Anusara: A Breath of Fresh Air
Who isn’t familiar with the old adage that when a door closes, a window opens? It’s been four months since the John Friend scandal broke, and with developments of these past two weeks, it looks as if Anusara is ready to throw open a window. A letter posted by the Anusara Leadership Committee (LC) on May 19 announced that Friend was stepping aside from Anusara and its trademarks, clearing the way for a teacher-led school.
According to some estimates, Anusara had 1,600 certified instructors last year. In a letter that was posted (and withdrawn) on Facebook last week, Anusara counted 930 teachers who were at some stage of renewing their licenses this year. More than a hundred teachers have publicly resigned. That leaves a few hundred who have resigned quietly, or who are considering their options.
One option is joining the Yoga Coalition, formed in March by over 30 former Anusara teachers, including Amy Ippoliti, Darren Rhodes, and Christina Sell. This is a grassroots, decentralized group with great potential for creating a collaborative network of teachers and studios.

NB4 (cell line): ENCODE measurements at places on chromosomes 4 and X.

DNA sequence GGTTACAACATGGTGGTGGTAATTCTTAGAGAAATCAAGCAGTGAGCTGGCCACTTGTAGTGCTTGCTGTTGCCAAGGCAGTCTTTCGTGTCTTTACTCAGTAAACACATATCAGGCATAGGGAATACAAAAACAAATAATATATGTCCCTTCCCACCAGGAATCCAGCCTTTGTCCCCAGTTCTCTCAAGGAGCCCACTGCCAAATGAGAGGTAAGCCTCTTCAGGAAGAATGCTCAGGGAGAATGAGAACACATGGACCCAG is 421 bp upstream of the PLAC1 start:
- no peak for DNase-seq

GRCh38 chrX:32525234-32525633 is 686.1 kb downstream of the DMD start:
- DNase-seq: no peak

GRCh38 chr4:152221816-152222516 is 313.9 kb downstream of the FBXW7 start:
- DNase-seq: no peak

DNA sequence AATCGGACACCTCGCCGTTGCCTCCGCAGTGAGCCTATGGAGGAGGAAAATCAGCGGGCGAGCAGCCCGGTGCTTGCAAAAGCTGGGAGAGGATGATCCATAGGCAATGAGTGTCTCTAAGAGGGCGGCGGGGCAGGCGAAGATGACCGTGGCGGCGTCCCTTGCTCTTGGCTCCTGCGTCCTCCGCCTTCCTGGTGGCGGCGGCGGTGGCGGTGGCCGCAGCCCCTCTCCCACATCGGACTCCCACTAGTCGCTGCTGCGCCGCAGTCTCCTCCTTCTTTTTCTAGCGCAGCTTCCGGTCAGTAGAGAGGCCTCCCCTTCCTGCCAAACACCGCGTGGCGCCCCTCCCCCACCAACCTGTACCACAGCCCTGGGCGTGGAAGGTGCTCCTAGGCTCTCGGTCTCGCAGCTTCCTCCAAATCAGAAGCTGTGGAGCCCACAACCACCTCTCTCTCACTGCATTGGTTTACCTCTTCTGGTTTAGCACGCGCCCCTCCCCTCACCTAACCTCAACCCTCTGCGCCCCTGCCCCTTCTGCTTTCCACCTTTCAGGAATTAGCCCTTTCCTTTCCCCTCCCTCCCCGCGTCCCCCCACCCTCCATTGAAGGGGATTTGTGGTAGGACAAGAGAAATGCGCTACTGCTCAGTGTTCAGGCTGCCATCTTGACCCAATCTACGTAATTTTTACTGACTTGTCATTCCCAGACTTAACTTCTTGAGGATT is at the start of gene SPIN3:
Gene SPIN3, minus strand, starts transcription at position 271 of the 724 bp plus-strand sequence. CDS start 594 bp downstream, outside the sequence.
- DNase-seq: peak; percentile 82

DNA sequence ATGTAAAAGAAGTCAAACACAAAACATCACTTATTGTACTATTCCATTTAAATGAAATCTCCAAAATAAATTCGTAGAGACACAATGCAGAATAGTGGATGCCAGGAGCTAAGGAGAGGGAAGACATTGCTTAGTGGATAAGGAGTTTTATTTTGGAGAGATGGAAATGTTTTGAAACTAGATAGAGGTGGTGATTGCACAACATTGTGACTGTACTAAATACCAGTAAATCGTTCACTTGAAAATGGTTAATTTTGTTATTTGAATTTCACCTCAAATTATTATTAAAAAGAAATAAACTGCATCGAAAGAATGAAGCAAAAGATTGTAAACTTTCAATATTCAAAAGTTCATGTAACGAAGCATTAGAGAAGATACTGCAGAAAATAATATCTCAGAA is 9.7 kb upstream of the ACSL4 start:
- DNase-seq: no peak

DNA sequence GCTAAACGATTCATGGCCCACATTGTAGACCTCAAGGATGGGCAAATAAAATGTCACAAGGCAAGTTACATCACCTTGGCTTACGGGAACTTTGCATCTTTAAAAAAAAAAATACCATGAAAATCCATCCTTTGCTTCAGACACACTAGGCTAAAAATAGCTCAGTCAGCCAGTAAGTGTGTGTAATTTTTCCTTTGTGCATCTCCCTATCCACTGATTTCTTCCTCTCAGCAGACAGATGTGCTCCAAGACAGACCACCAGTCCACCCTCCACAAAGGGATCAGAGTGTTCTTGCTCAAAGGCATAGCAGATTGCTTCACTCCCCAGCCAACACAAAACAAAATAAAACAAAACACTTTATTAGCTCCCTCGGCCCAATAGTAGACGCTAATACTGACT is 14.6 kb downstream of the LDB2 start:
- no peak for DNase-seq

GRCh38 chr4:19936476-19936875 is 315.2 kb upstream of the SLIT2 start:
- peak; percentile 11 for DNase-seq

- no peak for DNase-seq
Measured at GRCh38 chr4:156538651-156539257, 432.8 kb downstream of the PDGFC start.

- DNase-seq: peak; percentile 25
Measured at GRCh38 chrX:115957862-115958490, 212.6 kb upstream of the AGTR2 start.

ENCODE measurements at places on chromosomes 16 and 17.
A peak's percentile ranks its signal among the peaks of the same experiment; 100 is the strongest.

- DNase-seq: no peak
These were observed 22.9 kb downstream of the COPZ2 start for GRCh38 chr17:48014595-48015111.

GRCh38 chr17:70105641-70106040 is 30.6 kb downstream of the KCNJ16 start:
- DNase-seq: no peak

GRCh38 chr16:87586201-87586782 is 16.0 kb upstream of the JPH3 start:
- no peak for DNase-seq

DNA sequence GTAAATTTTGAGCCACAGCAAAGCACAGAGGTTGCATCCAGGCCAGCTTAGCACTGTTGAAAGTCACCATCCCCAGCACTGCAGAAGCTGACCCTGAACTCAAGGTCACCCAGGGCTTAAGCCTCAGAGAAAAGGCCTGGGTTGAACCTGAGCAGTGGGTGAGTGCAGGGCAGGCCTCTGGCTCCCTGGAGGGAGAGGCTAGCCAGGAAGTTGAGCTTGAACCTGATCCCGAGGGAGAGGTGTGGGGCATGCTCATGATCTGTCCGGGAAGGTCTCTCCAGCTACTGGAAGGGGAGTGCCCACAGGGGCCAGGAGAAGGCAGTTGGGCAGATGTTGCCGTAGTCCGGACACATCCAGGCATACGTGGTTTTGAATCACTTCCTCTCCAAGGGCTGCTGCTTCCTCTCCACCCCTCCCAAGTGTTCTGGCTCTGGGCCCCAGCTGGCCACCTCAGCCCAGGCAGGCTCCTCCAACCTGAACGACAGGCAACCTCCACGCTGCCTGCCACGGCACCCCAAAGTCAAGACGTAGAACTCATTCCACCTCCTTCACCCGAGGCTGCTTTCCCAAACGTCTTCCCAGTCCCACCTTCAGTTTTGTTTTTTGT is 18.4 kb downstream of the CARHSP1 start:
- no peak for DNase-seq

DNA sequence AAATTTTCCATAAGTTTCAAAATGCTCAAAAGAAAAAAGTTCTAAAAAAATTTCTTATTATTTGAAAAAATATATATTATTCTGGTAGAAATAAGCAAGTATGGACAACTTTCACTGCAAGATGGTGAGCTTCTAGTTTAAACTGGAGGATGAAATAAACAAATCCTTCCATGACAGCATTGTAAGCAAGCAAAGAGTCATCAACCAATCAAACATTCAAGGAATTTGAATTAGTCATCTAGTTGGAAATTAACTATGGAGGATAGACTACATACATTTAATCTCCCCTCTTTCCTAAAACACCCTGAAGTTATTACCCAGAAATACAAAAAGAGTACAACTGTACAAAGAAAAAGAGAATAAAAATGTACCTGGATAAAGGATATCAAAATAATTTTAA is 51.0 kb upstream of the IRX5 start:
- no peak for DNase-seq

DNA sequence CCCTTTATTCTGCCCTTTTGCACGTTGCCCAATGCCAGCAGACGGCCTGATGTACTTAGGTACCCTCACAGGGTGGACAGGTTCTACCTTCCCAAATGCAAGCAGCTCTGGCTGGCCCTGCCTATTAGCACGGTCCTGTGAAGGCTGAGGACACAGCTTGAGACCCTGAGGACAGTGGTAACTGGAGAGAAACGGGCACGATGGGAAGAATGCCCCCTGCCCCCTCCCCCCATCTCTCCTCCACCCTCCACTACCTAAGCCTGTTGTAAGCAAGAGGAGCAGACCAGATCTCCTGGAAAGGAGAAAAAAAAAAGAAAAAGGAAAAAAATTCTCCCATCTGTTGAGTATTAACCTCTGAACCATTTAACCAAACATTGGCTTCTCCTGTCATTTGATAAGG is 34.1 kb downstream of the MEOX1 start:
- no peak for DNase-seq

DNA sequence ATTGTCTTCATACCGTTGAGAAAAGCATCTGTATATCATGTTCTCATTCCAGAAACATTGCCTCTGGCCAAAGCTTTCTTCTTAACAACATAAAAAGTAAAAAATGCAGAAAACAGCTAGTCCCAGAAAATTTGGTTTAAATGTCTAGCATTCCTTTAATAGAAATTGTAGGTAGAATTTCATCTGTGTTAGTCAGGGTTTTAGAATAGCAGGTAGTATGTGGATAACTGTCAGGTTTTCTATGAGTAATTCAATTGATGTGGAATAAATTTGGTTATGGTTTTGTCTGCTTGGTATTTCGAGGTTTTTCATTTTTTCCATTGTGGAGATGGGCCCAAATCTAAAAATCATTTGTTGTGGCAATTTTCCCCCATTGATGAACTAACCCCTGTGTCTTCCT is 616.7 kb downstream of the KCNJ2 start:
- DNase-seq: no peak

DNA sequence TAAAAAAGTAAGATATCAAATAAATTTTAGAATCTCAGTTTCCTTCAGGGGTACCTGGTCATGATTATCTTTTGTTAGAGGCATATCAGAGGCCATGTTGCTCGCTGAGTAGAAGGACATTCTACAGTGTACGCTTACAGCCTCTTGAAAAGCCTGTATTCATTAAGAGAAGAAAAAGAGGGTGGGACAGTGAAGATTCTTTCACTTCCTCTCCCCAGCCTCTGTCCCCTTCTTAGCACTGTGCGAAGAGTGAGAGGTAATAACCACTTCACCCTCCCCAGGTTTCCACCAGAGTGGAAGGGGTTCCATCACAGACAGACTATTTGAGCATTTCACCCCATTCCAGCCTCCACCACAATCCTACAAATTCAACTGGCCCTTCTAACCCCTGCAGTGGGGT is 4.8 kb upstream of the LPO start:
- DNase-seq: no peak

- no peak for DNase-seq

Sell and Rhodes have long collaborated on teacher trainings at Rhodes’ Tucson studio, Yoga Oasis. In autumn 2011, shortly after resigning from Anusara, they founded the Shravana School of Yoga. Recently, they were joined by Noah Mazé, creating a training school with an experienced faculty but without a defined system or brand.
As for the Anusara brand, it will continue with the teacher-led school currently taking shape. The school will honor the certifications of resigned teachers, and the LC is asking for input from the Anusara community regarding governance and legal structure. The teacher-led school has the potential not only to continue the Anusara legacy but also to strengthen ties among its large community of teachers and students around the world.
These are forward-thinking possibilities, and I hope that they offer healing and renewal for all those who were damaged by Friend’s actions. Frankly, I believe that one of most refreshing outcomes of the Anusara events and the controversy over Pattabhi Jois’s legacy is that they have forced us to take another long hard look at branding. While it may be helpful for distinguishing teaching styles, branding seems to have become just another marketing strategy here in the West. Call me naïve, but I’m pulling for these grassroots, teacher-led collaborations to launch a new direction for yoga in the U.S.
What do you think? Is branding necessary for yoga teachers to succeed in the marketplace? Are we at the start of a yoga revolution?